UPDATE 10th of September 2021: Since publication, apart from minor edits I have made to remove some grammos and typos, hacking attempts made on totalrendition.com have soared. Are people really pissed off that much? Of course, these attempts have only served to encouraged me even further. Needless to say, great job discouraging me!
Despite the admittedly clickbaity title, I want to start out with a honest question: What’s the difference which sets Indie developers apart from AAA developers? Note that I wrote honest question and not rhetorical question.
First, before we move to answer this question directly, I’m dropping you a hint: Outsiders have been wondering why I am so insistent to obtain investment for Schizotypy Games in order to build Total Rendition. And indeed, I am insistent on obtaining investment into Schizotypy Games, in order to have the financial means to attract and properly compensate collaborators and myself for making Total Rendition.
Total Rendition has been criticised from a commercial angle as being “niche”, by CD Projekt’s GOG no less, before that Cyberpunk 2077 launch fiasco. “Market penetration” being “a problem” was another thing I’ve heard, in this case, from some cynical VC who presumably didn’t bother to play Total Rendition’s prototypes (and therefore couldn’t have made an educated guess about Total Rendition’s “market reach”). Or useless, unsolicited advice such as “make a small game”.
One Rockstar North developer I met, supposed to be a specialist in network programming, instead perfectly epitomised the “throwing bodies onto the problem” anti-pattern. Thus, their actual work consists of making coffee for their supervisors, rather than actually doing work their job title suggests; they are, as the late David Graeber had identified, retainers. And retainers do some kind of bullshit job, as opposed to actual work which makes them essential.
What AAA development is NOT
While it is true that AAA developers often have much larger teams, this is more of a matter of “being able to”, as opposed to necessity. In fact, this paradigm may be hugely inefficient and riddled with bullshit jobs. Project managers at firms such as Activision-Blizzard, CD Projekt RED, Ubisoft and Rockstar North tend to think that – in a manner of speaking – 9 pregnant women results in a birth in one month.
It’s very rare to see AAA developers show off how AAA they are and they never use it as a marketing phrase. If anything, AAA has a bit of an undeservedly bad reputation, one associated with institutional discrimination, bureaucracy, crunch culture and most of all, overpromising while underdelivering. However, while all of these are serious problems which run rampant among AAA studios, we are fortunate that none of these things are essential to AAA game development.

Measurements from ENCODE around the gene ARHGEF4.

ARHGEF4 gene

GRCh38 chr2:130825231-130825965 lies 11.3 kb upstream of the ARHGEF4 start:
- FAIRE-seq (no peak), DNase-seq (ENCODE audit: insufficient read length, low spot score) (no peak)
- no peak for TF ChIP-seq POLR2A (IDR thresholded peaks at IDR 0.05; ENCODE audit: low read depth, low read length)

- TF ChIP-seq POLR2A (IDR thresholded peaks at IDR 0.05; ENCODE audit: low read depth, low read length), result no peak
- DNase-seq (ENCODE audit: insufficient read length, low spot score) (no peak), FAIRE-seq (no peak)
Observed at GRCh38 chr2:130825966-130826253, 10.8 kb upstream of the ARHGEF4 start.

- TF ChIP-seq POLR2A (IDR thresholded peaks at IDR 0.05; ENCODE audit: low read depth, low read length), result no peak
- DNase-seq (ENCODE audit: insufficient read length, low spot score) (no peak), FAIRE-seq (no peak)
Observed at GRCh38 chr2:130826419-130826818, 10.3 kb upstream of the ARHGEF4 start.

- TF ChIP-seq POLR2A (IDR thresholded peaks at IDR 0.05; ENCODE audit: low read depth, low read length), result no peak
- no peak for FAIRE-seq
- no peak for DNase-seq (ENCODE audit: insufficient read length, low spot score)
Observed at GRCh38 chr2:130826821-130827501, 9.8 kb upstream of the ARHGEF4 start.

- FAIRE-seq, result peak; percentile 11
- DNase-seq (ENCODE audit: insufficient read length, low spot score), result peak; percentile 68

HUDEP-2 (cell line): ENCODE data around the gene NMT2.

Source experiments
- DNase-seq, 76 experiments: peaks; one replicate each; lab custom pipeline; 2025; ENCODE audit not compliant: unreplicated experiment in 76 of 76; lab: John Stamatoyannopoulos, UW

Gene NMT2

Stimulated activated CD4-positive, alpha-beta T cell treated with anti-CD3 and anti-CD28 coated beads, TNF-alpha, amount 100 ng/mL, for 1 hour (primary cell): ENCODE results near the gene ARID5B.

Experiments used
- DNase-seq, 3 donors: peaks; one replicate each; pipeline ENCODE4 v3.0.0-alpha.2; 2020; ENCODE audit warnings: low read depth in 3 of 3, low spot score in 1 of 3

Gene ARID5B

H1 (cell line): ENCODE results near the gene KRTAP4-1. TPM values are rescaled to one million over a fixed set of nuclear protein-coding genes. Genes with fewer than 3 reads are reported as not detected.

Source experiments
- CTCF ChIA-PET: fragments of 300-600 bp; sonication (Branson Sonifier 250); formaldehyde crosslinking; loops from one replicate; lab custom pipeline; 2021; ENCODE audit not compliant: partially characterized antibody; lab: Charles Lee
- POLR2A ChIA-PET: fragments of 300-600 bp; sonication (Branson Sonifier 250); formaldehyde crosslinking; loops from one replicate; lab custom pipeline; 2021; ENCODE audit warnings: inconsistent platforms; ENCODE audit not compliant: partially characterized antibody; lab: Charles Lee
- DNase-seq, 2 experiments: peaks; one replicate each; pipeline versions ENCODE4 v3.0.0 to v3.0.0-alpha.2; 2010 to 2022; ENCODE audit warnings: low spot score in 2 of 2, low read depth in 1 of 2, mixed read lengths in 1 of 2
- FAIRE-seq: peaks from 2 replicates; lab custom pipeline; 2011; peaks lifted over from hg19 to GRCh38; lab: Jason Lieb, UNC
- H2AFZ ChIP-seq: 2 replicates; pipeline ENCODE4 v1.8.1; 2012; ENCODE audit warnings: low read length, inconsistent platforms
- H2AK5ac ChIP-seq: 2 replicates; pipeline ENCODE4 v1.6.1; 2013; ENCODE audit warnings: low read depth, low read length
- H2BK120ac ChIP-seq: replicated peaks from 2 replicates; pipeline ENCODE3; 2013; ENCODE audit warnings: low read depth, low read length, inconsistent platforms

Now, to return to our intro question, what sets Indie apart from AAA is not down to the quality of craftsmanship nor their amount of manpower (and no less important, girlpower). AAA game developers get millions of funding – even to make crappy movie-based games – due to their legal and financial expertise. It’s therefore not the money that makes AAA developers as such, it’s the administrative capacity that is prerequisite to be entrusted to manage that money.
Most players are well aware that a lot of MBA-types in the games industry, being Yes-people to… say… certain investors, who like to trashtalk. These are the cowards. Noted the Activision-Blizzard sexual abuse scandals recently? Apart from the sexism, it actually revealed another major problem with the functioning of certain AAA studios in general: Being overstaffed, not taking note of Brooks’ Law.
“Indie” in ‘Indie Development’ does not mean Independent
The bloat of the established companies like Activision, CD Projekt, T2 Games and Ubisoft is exactly why the development budgets of say, GTA V are unnecessary in general. This is even true when attempting to make titles with the same degree of artistic and technical ambition as GTA V. As such, we won’t be needing that much amount of funds from investors: Total Rendition is not going to be video games’ equivalent of Cleopatra.
Indie developers do show off their “Indie-ness” by calling their game “Indie”. However, Indie development doesn’t mean “Independent” in the way Indie music or Indie cinema is. Unlike in music or film, when you hear the phrase “Indie” in gaming, it never describes the content of a game: AAA studios can make highly eccentric games whereas Indie studios can build on the classics in a hackneyed, almost carbon-copy fashion.